Semi-confluent (60–80%) BOEC monolayers in 12-well plates or µ-dishes (ibidi, DKSH, Australia) were transiently transfected using Lipofectamine 3000 transfection reagent (Thermo Fisher Scientific) according to the manufacturer's protocol with slight adjustments. Briefly, 1.5 µl or 3 µl Lipofectamine 3000 was diluted in 50 µl Opti-MEM (Thermo Fisher Scientific) per well per dish and mixed well. In a fresh 1.5 ml tube, a DNA master mix containing 1–2 µg plasmid DNA per well was prepared by dilution in 50 µl Opti-MEM and addition of 2–4 µl P3000 reagent (Thermo Fisher Scientific). The DNA master mix was added to the diluted Lipofectamine 3000 and thoroughly vortexed, then incubated at RT for 10–15 min. 100 µl of the transfection mix per well/dish was added dropwise to the cells and plates incubated for 2–4 h at 37°C and 5% CO2, the Lipofectamine 3000-containing medium was then removed and replaced with fresh C-EGM2 medium and cell monolayers incubated for an additional 48 h at 37°C and 5% CO2.

Lentiviral transduction of BOECs

FcRn–mCherry lentivirus (LV) was generated as previously described (Pannek et al., 2022). Semi-confluent (60–80%) BOEC monolayers in 12-well plates or µ-dishes were transduced with FcRn–mCherry LV particles. Briefly, 10 µl concentrated LV was diluted in 1.2 ml EGM-2 medium containing 2% FBS and GlutaMax, the medium on monolayers replaced with the freshly prepared LV-containing medium, and the BOECs were incubated for 24 h at 37°C and 10% CO2. The LV-containing medium was then discarded, cells washed with PBS three times, fresh EGM-2 medium added, and the transduced cells incubated for an additional 24 h at 37°C and 5% CO2.

Internalisation assays using BOECs

Confluent (80–100%) BOEC monolayers were washed three times with PBS and incubated for 30 or 60 min with 50 µg/ml fluorescently labelled transferrin (Tf–AF488 or Tf–AF568; Invitrogen Thermo Fisher Scientific), 100 µg/ml fluorescently labelled HSA (HSA–AF488 or HSA–AF568) or 500 µg/ml 70 kDa Dextran-Texas Red at 37°C and 5% CO2. Monolayers were then washed and cells were either fixed for confocal microscopy or prepared for flow cytometry as described below. For DQ-OVA uptake experiments, BOEC monolayers were incubated for up to 120 min in serum-free medium (SFM)-EGM2 containing 50 µg/ml DQ-OVA at 37°C and 5% CO2. At the indicated uptake times, live cells were prepared for flow cytometry or imaged by confocal microscopy at 37°C and 5% CO2 as described below.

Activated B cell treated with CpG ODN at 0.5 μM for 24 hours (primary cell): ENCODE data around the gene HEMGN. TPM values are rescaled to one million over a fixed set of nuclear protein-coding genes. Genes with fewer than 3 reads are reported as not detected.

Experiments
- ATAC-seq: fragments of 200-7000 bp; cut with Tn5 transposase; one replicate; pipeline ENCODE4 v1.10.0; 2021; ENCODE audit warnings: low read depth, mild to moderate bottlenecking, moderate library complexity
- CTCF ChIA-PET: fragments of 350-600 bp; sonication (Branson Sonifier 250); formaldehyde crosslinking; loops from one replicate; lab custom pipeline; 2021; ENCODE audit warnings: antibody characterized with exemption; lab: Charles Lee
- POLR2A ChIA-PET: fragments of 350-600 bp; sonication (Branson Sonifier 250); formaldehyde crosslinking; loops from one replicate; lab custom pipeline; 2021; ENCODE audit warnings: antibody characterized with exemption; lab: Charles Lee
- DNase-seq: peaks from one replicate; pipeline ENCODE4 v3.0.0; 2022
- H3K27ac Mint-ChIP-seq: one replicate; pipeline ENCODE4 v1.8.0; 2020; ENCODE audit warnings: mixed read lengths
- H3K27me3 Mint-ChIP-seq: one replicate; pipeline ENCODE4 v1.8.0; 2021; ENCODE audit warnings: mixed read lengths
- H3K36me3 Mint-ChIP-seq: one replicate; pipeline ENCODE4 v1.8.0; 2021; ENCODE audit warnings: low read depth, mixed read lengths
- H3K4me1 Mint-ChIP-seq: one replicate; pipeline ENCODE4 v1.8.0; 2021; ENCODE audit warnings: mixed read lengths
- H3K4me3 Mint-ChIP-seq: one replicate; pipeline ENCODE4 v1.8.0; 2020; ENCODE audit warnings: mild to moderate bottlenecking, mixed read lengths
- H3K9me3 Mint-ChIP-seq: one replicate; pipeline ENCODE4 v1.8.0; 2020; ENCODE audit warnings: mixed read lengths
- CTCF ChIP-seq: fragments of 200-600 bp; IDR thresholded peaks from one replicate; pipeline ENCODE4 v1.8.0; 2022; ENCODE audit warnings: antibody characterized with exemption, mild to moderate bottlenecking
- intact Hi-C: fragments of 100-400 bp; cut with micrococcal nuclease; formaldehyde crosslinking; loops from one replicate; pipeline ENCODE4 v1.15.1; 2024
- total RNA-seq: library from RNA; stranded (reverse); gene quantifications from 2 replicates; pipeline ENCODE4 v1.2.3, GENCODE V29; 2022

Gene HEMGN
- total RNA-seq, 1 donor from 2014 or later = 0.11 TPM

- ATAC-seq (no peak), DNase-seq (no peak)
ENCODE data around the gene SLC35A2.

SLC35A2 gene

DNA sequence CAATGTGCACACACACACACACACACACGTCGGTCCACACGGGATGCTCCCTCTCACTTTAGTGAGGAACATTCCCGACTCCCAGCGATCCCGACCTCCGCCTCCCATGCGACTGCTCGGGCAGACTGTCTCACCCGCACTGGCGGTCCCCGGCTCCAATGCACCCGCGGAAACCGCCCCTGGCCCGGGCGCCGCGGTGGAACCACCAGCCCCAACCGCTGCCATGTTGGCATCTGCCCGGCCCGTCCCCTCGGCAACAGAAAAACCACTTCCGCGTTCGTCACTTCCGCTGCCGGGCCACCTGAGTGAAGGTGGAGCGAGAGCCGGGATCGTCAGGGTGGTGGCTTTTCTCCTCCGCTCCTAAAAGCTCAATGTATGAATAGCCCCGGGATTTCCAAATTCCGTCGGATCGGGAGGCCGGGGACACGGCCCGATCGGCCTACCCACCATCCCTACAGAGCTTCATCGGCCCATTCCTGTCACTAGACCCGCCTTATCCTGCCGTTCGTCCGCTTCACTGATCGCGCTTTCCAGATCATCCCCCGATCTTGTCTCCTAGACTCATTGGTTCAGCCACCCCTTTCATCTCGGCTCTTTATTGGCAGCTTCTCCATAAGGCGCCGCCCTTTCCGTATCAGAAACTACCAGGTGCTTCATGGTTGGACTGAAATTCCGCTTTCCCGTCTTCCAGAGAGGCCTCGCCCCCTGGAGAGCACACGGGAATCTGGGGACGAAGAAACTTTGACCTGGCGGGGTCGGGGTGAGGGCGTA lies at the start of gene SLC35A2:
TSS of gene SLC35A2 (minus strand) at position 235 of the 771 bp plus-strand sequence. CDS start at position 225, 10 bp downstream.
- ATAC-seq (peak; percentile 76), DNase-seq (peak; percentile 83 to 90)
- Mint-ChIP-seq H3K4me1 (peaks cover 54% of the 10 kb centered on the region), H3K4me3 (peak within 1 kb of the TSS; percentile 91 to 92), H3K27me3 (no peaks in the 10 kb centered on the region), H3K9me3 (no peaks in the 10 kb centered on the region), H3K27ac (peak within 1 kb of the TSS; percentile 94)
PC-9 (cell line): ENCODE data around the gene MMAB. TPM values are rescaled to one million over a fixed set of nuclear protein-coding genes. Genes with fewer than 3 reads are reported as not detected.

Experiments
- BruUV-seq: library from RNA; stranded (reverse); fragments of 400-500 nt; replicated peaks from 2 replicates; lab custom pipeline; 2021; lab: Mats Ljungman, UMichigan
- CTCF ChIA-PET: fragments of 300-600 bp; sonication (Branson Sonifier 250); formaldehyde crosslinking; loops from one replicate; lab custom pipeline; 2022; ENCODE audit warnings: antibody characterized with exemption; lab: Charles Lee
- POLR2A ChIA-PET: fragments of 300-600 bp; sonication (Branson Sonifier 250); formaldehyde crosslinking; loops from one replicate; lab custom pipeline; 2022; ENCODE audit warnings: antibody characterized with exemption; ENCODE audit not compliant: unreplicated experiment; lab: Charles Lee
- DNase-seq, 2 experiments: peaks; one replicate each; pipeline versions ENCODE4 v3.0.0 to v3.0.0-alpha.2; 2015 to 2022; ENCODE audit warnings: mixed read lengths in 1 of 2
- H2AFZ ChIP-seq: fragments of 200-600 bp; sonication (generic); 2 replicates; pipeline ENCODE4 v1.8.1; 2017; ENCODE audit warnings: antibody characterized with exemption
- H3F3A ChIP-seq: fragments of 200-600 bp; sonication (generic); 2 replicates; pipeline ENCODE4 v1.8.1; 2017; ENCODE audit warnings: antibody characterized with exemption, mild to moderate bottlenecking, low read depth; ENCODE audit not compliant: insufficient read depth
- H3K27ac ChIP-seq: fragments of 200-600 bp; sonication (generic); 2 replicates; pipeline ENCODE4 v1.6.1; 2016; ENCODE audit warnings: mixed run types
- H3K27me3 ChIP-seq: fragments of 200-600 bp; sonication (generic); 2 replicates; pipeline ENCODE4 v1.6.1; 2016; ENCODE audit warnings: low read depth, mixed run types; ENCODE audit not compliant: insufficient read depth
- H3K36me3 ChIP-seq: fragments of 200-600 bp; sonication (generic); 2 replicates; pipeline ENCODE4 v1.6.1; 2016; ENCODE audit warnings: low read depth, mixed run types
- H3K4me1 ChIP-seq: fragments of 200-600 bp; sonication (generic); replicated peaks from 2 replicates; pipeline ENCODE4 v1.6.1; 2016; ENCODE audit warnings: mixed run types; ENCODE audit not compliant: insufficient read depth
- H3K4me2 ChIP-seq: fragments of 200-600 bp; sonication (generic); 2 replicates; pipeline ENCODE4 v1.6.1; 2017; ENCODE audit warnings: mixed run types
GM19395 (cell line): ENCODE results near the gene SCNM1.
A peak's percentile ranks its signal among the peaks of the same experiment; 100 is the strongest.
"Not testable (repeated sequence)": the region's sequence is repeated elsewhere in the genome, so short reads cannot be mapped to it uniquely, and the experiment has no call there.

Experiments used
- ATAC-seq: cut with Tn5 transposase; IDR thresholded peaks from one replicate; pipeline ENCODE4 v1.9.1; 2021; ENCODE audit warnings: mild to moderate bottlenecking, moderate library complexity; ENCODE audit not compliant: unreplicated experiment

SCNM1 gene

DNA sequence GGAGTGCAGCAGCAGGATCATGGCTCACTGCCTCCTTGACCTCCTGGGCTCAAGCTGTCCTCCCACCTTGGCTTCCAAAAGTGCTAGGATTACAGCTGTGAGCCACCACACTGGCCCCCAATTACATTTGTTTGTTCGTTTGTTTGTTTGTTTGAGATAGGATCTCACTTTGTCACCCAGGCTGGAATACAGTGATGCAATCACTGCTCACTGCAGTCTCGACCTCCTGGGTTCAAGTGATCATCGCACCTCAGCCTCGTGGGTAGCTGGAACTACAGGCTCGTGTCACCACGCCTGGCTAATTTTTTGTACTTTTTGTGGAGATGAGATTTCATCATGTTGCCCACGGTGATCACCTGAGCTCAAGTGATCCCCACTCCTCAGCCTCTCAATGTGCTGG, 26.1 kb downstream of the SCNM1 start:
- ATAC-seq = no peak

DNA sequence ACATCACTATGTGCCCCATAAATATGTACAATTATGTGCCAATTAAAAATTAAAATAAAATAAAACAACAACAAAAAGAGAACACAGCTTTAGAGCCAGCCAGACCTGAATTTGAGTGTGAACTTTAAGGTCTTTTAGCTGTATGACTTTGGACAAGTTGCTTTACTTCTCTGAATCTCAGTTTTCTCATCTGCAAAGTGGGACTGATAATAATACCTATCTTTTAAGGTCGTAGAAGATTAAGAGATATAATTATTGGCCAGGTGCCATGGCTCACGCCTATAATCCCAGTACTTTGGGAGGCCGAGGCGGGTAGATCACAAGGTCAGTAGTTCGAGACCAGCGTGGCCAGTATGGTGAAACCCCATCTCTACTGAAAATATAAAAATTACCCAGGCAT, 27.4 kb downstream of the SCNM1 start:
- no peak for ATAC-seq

Pulse-chase assays

Confluent (80–100%) BOEC monolayers were washed three times with PBS and pulsed for 15 min (for live cells) or 30 min (for fixed cells) with 100 µg/ml of either HSA–AF488, HSA–AF568 or HSAH464Q–AF488 in SFM-EGM2 at 37°C and 5% CO2. Monolayers were washed three times with SFM-EGM2 to remove extracellular fluorophores, and intracellular fluorescence signals were chased for 60 min in SFM-EGM2 at 37°C and 5% CO2. At the indicated times, either cells were fixed or live cells were imaged by confocal microscopy at 37°C and 5% CO2 as described below. For DQ-OVA, BOEC monolayers were pulsed for 15 min with 50 µg/ml DQ-OVA in SFM-EGM2 at 37°C and 5% CO2 and washed three times with SFM-EGM2, and fluorescence signals were monitored over 120 min in SFM-EGM2 at 37°C and 5% CO2.

PMA treatment

Confluent monolayers of BOECs were treated with C-EGM2 medium containing 80 nM PMA (P1585, Sigma-Aldrich, Merck) or 0.5% v/v DMSO (carrier control treatment) for 20 min at 37°C. Monolayers were washed and cells fixed with methanol as described below.

EIPA treatment

A working solution of 10 mM EIPA (A3085, Sigma-Aldrich, Merck) was prepared in methanol. Confluent BOEC monolayers were treated in SFM-EGM2 containing the indicated concentrations of EIPA (0–200 µM), with methanol at 2% in all samples, for 60 min at 37°C and 5% CO2. The medium was removed, and subsequent internalisation assays were performed as described above in the presence of EIPA in SFM-EGM2. Cells were either prepared for flow cytometry or fixed for confocal microscopy.

Cell fixation and permeabilisation